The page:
On the morning of August 6, 1945, an American B-29 bomber dropped the first atomic bomb used in warfare on the city of Hiroshima, Japan. The nuclear bombardment decimated the city, killing between 90,000 and 166,000 people in a four-month period following the explosion.
Today, a rebuilt Hiroshima, home to a population of almost 1.2 million, renders the devastation inflicted on the city seven decades ago almost invisible.
But evidence of the atomic bomb lives on in the bones of victims of the blast. A recent study published in the journal PLOS ONE used the jawbone of one person who was less than a mile from the bomb’s hypocenter to reveal exactly how much radiation was absorbed by the city’s population.
As Laura Geggel reports for Live Science, the research team used a technique called Electron Spin Resonance spectroscopy to learn the jawbone contained 9.46 grays, or Gy (the unit to measure absorbed radiation), double the amount it would take to kill someone if their entire body is exposed.
The researchers say their work is the first to use human bones to precisely measure the radiation absorbed by atomic bombing victims. However, as the Washington Post’s Kristine Phillips points out, in the late 1990s, a team of scientists from Japan were able to measure the radiation dose that nasopharyngeal cancer patients had absorbed from radiotherapy by studying their jawbones.
The new research is thanks to advances in technology. According to the study, in the 1970s, co-author Brazilian scientist Sérgio Mascarenhas discovered that X-Ray and gamma-ray radiation exposure caused human bones to become weakly magnetic. While his initial idea was to use his observation toward the archaeological dating of bones of prehistoric animals and humans in Brazil, he soon decided to test his methodology on nuclear bombing victims.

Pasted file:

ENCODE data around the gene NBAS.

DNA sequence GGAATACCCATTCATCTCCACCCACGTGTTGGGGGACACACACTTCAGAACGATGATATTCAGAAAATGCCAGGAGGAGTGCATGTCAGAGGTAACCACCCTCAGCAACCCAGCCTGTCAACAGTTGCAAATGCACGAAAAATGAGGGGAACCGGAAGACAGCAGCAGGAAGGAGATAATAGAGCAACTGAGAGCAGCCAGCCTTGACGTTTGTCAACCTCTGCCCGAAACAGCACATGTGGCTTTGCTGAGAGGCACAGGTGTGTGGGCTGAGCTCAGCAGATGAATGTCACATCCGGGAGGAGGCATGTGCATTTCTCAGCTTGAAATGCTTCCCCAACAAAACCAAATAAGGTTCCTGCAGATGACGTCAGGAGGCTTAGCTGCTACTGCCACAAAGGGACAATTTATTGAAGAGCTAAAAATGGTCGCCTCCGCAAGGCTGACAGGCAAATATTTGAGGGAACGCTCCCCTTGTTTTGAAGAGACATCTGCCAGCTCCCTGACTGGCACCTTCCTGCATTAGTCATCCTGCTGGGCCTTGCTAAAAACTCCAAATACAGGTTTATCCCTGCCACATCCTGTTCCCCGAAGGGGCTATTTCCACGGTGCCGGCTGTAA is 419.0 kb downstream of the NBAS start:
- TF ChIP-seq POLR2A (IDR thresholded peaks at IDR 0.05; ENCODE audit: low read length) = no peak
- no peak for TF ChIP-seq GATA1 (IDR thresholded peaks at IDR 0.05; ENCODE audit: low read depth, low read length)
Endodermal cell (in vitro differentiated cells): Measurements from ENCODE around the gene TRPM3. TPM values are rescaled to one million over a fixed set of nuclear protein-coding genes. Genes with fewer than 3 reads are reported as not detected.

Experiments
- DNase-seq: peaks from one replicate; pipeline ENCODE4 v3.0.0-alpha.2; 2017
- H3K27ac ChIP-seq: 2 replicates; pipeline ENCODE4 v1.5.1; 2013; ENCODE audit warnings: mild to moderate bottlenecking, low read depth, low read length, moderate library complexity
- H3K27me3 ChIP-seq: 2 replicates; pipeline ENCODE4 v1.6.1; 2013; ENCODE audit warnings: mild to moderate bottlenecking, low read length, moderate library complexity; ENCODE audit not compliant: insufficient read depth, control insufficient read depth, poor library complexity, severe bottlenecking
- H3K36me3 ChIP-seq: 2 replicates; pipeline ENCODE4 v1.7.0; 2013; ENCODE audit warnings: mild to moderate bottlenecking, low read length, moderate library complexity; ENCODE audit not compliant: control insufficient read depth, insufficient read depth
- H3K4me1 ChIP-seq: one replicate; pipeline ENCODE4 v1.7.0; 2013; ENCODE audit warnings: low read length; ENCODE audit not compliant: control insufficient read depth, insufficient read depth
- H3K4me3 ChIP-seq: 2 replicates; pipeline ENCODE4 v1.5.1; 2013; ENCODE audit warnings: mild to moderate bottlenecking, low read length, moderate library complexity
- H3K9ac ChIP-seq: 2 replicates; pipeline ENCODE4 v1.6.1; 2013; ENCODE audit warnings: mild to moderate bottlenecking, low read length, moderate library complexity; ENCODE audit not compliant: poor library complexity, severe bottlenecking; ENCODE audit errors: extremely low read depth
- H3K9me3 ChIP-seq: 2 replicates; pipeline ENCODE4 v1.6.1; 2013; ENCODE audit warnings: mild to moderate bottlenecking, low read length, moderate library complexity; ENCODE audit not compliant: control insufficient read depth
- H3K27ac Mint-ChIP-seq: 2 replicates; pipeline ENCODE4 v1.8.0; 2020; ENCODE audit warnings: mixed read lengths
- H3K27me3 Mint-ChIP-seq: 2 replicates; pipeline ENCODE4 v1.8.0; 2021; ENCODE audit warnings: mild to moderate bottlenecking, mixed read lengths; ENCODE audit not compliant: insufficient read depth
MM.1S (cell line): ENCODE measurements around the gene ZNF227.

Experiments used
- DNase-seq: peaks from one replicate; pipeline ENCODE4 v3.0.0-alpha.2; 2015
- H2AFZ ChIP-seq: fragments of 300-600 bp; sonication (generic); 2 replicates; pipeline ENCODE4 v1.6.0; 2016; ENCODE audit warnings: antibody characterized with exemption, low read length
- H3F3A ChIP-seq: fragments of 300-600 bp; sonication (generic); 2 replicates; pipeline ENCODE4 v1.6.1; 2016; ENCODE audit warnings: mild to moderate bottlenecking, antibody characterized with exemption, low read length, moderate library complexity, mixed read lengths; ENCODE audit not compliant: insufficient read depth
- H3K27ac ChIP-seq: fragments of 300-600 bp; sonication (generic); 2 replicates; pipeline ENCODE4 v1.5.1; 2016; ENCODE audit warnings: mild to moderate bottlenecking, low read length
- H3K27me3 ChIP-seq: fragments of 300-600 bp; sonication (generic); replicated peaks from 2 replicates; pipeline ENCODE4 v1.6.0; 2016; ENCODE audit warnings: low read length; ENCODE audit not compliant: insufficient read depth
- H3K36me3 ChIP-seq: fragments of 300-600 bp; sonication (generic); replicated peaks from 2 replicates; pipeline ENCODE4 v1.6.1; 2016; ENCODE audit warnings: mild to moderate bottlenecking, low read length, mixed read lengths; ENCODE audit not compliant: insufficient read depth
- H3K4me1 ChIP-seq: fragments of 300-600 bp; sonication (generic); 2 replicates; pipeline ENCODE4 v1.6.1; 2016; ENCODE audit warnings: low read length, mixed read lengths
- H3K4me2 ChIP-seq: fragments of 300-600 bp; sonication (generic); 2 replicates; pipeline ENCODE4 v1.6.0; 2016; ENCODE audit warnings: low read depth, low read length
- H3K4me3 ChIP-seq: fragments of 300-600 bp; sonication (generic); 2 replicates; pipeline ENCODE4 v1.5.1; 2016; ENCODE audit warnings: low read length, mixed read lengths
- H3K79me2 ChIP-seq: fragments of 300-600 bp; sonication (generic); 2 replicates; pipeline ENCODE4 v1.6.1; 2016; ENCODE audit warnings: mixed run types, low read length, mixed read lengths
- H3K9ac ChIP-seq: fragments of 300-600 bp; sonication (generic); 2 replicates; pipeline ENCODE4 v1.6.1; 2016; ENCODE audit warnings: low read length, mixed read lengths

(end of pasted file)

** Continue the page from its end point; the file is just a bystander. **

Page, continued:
So, he traveled to Japan, where he was given the jawbone featured in the latest stduy from a Hiroshima victim. But the technology was not advanced enough, nor were there computers that could process the results in a precise manner. Making use of the instruments at hand, Mascarenhas presented evidence that the blast radiation aborbed by the jawbone sample could be observed at a meeting of the American Physical Society in 1973.
The jawbone was brought to Brazil, where it waited until science was ready for then-postdoctoral student Angela Kinoshita to continue Mascarenhas’ research with co-author Oswaldo Baffa, her former professor at the University of São Paulo.
Kinoshita, who is now a professor at University of the Sacred Heart in Brazil, was able to use ESR to identify direct blast radiation in the jawbone from so-called background signal, which the press release explains as “a kind of noise...[that] may have resulted from the superheating of the material during the explosion.”
To conduct their research, the team removed a small piece of the jawbone used in the previous study and then exposed it to radiation in a lab. This process is known as the additive dose method. Their result was similar to the dose found in physical objects taken from the site, including bricks and house tiles.
The scientists are currently looking into even more sensitive methodology, which they predict in the press release to be “about a thousand times more sensitive than spin resonance.” They see their research becoming increasingly relevant in future events like in the case of a terrorism attack.
“Imagine someone in New York planting an ordinary bomb with a small amount of radioactive material stuck to the explosive,” Baffa tell Agência FAPESP. “Techniques like this can help identify who has been exposed to radioactive fallout and needs treatment.”